While it got no mention in the United States, last week’s doubling of a four-and-a-half year sentence to nine years, six months for a British passenger whose discarded cigarette butt in airplane toilet caused a fire that frightened passengers and crew was front-page news throughout the UK. And judging by the reaction among readers who commented on the story, it was well deserved.
The story revolves about a Monarch flight in August 2015—August is the busiest leisure travel period of the year for UK residents—from Birmingham to Sharm el-Sheikh in Egypt. The flight was 33,000 feet in the air and more than a hundred miles from its destination when a fire broke out after passenger John Cox carelessly tossed a lighted cigarette stub in a toilet bin.
Apparently, Cox, a heavy smoker, had also been drinking heavily at an airport bar prior to takeoff and continued drinking on board the flight. (Subsequent news accounts suggested that he was also distraught over the breakup of his marriage.)
According to multiple news accounts, flames grew and the fire took hold, causing the plane’s pilot to issue a mayday call and prepare for an emergency landing. Panic broke out among the 200 people on board as the jet went into a steep descent 100 miles off the Egyptian coast. Children screamed and some passengers and crew burst into tears, the Court of Appeal in London heard. Fortunately, for those aboard, a passenger who was a fire safety expert helped the flight’s crew extinguish the fire in time.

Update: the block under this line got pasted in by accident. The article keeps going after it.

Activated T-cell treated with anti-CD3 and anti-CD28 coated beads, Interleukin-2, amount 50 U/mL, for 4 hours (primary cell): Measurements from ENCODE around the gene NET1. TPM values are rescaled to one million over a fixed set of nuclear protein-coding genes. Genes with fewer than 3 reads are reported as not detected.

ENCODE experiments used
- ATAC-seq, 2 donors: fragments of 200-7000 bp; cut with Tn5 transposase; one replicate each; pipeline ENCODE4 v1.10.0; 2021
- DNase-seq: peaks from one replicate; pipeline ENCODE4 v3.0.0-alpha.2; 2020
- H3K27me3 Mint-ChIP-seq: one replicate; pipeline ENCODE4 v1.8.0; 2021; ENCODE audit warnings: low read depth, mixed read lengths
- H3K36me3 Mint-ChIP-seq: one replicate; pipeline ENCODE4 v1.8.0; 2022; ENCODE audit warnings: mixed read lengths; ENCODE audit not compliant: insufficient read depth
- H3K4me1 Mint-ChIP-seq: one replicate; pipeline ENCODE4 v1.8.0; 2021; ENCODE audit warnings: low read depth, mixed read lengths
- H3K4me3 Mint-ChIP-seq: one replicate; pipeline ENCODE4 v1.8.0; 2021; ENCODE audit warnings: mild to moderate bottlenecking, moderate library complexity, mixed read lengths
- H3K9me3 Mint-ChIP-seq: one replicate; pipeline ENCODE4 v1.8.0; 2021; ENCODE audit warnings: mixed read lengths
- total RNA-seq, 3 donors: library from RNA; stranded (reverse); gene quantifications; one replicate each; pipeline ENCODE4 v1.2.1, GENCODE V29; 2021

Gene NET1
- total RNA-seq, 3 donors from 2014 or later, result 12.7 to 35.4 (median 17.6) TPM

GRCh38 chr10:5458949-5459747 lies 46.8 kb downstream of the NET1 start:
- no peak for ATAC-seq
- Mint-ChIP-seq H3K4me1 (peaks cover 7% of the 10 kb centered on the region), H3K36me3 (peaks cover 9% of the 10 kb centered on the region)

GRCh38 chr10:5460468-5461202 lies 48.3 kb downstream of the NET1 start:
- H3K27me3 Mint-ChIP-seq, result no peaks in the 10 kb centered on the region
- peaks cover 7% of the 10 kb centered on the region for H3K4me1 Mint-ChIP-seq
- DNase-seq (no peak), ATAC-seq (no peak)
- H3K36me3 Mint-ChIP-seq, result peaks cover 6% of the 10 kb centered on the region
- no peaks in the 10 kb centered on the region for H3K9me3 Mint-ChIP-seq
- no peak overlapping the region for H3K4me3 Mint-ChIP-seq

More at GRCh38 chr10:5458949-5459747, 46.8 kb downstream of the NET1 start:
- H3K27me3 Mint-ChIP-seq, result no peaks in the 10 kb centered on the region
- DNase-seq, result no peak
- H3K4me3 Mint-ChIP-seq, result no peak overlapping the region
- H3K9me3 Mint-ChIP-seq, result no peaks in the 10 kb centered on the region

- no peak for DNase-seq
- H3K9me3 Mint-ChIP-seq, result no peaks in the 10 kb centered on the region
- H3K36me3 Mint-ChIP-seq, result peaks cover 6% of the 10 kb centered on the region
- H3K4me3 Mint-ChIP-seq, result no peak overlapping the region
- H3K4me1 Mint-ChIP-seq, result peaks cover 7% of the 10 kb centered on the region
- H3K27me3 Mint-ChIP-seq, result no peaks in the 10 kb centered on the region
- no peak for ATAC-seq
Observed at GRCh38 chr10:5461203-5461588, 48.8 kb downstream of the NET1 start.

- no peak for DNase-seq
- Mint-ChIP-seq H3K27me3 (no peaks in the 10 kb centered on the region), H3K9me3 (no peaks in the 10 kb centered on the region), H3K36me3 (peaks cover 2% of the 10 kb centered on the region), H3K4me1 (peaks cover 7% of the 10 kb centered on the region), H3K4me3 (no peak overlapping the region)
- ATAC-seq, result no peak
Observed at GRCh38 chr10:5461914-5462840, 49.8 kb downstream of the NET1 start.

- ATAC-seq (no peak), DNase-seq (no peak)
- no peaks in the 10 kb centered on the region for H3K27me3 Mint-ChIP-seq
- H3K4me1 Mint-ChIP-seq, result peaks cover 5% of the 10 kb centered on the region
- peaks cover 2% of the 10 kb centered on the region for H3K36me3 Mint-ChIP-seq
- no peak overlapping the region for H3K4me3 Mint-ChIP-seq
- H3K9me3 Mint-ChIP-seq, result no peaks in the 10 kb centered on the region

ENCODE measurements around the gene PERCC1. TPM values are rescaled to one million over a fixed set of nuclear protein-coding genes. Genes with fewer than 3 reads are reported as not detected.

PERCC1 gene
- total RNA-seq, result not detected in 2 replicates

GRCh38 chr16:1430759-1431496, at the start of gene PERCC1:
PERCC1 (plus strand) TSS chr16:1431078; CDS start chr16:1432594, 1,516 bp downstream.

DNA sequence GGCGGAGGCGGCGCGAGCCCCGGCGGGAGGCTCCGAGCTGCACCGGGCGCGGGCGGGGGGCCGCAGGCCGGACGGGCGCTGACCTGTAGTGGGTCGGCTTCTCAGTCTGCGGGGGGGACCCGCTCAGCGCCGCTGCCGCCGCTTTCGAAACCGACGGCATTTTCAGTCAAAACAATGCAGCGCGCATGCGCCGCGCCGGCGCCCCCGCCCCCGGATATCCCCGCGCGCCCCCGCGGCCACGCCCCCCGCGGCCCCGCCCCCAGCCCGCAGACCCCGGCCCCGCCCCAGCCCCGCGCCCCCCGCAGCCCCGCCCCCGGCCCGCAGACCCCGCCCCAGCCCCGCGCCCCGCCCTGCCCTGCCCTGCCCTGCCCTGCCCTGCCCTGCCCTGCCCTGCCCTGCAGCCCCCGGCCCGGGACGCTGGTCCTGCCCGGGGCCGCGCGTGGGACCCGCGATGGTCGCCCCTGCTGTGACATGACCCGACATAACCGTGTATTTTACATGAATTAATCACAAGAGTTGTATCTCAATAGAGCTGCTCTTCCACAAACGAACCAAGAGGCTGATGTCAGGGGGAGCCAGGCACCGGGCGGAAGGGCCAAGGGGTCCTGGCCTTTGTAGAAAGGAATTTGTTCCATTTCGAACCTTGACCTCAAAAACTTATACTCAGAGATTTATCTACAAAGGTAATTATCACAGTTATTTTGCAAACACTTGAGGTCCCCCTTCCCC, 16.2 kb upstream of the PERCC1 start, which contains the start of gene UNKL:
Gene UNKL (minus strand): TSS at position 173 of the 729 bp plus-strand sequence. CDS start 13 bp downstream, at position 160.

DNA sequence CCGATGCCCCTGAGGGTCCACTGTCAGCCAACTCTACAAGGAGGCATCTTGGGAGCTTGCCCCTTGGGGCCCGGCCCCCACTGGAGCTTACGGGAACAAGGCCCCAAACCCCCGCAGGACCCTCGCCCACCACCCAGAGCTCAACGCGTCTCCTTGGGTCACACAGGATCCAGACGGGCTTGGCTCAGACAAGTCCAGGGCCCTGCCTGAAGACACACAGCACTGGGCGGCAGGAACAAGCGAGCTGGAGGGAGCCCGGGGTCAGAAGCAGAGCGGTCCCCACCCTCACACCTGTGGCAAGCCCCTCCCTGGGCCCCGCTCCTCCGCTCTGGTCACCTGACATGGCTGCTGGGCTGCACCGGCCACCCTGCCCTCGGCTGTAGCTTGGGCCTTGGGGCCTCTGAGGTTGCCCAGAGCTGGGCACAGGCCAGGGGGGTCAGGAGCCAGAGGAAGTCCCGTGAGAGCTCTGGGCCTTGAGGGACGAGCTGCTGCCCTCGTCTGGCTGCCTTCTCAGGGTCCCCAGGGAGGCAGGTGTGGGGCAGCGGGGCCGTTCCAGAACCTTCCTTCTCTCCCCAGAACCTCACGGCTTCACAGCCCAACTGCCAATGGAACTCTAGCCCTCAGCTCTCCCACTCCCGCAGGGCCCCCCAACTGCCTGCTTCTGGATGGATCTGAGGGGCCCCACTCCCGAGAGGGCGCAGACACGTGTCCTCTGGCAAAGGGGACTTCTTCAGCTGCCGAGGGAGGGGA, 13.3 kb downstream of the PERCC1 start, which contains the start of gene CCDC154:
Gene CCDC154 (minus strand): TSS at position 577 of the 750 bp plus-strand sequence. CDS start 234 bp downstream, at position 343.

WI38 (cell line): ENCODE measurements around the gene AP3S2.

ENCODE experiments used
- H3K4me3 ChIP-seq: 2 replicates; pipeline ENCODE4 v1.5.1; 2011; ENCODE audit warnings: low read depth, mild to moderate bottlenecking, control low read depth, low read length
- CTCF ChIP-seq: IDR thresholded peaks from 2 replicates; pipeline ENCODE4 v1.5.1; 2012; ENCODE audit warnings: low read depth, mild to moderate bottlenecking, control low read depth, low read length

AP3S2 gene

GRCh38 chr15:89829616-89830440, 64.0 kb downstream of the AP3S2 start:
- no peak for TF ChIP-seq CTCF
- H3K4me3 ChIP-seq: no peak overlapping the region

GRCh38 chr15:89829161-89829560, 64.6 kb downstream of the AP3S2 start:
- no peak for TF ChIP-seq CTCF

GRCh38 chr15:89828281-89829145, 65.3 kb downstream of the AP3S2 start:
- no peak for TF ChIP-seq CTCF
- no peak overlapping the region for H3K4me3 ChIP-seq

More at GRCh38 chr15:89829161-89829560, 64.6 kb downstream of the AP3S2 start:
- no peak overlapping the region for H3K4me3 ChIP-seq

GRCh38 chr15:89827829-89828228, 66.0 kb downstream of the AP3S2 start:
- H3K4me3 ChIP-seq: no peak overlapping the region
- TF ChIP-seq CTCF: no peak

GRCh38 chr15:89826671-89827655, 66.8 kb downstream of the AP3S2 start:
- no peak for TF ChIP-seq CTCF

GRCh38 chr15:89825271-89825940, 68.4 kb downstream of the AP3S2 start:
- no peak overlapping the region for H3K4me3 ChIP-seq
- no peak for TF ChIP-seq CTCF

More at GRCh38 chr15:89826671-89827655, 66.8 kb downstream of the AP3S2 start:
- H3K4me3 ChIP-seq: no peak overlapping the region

Cox, of Kidderminster, Worcestershire, and identified as an ex-soldier, was rude and very aggressive when challenged by outraged fellow passengers. However, he admitted reckless arson at Birmingham Court in March and was sentenced to jail for four-and-a-half years. An appeal of the sentence was filed.
Amazingly, the fire set by Cox was the second incident on the same flight. Earlier, crew had managed to put out a smaller blaze and the flight’s captain had issued a warning about the “moronic” conduct of smoking in the toilets.
Last week, a three-judge Court of Appeal seemed to agree. Lady Justice Victoria Sharp, sitting with Mr. Justice Mark Warby and Mrs. Justice Bobbie Cheema-Grubb, said: “To throw a cigarette butt into a wastepaper bin without ensuring it is extinguished would show a high degree of recklessness … The potential for causing disaster here was plain and obvious,” she added. “This offence called for a deterrent sentence.”
NOTE: The Inbound Report will not be published next week; we’ll be in Washington, D.C., covering IPW. Our next publishing date is June 15th.